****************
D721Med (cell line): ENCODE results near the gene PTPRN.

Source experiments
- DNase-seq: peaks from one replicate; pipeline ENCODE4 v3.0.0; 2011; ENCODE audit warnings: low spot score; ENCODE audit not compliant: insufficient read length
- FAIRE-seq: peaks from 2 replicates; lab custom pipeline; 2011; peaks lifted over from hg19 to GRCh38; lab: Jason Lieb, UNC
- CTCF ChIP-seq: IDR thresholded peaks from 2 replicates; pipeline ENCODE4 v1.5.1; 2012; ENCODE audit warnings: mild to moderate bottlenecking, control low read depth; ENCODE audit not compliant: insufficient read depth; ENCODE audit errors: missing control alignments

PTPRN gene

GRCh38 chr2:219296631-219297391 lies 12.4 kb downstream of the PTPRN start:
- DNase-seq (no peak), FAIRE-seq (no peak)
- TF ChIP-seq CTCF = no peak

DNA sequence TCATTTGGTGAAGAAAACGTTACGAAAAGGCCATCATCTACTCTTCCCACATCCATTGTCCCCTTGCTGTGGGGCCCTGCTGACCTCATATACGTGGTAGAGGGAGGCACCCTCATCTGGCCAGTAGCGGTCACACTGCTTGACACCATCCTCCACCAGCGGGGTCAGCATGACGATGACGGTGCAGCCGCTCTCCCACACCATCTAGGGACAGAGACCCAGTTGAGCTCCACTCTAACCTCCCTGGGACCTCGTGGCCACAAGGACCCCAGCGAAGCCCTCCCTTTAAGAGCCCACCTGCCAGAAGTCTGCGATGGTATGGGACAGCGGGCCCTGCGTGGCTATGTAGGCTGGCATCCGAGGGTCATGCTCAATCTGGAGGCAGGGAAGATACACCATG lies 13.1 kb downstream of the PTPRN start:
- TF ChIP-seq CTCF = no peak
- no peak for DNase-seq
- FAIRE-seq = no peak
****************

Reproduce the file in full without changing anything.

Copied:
D721Med (cell line): ENCODE results near the gene PTPRN.

Source experiments
- DNase-seq: peaks from one replicate; pipeline ENCODE4 v3.0.0; 2011; ENCODE audit warnings: low spot score; ENCODE audit not compliant: insufficient read length
- FAIRE-seq: peaks from 2 replicates; lab custom pipeline; 2011; peaks lifted over from hg19 to GRCh38; lab: Jason Lieb, UNC
- CTCF ChIP-seq: IDR thresholded peaks from 2 replicates; pipeline ENCODE4 v1.5.1; 2012; ENCODE audit warnings: mild to moderate bottlenecking, control low read depth; ENCODE audit not compliant: insufficient read depth; ENCODE audit errors: missing control alignments

PTPRN gene

GRCh38 chr2:219296631-219297391 lies 12.4 kb downstream of the PTPRN start:
- DNase-seq (no peak), FAIRE-seq (no peak)
- TF ChIP-seq CTCF = no peak

DNA sequence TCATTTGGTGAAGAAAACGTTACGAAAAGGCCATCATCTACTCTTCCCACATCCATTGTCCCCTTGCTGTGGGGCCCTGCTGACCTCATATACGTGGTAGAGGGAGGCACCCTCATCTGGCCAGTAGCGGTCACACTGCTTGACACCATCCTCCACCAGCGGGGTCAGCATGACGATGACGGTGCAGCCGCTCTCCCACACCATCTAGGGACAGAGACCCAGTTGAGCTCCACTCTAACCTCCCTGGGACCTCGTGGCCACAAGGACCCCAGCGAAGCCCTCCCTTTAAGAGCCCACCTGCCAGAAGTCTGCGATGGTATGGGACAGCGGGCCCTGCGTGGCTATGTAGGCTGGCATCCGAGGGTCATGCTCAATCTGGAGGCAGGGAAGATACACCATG lies 13.1 kb downstream of the PTPRN start:
- TF ChIP-seq CTCF = no peak
- no peak for DNase-seq
- FAIRE-seq = no peak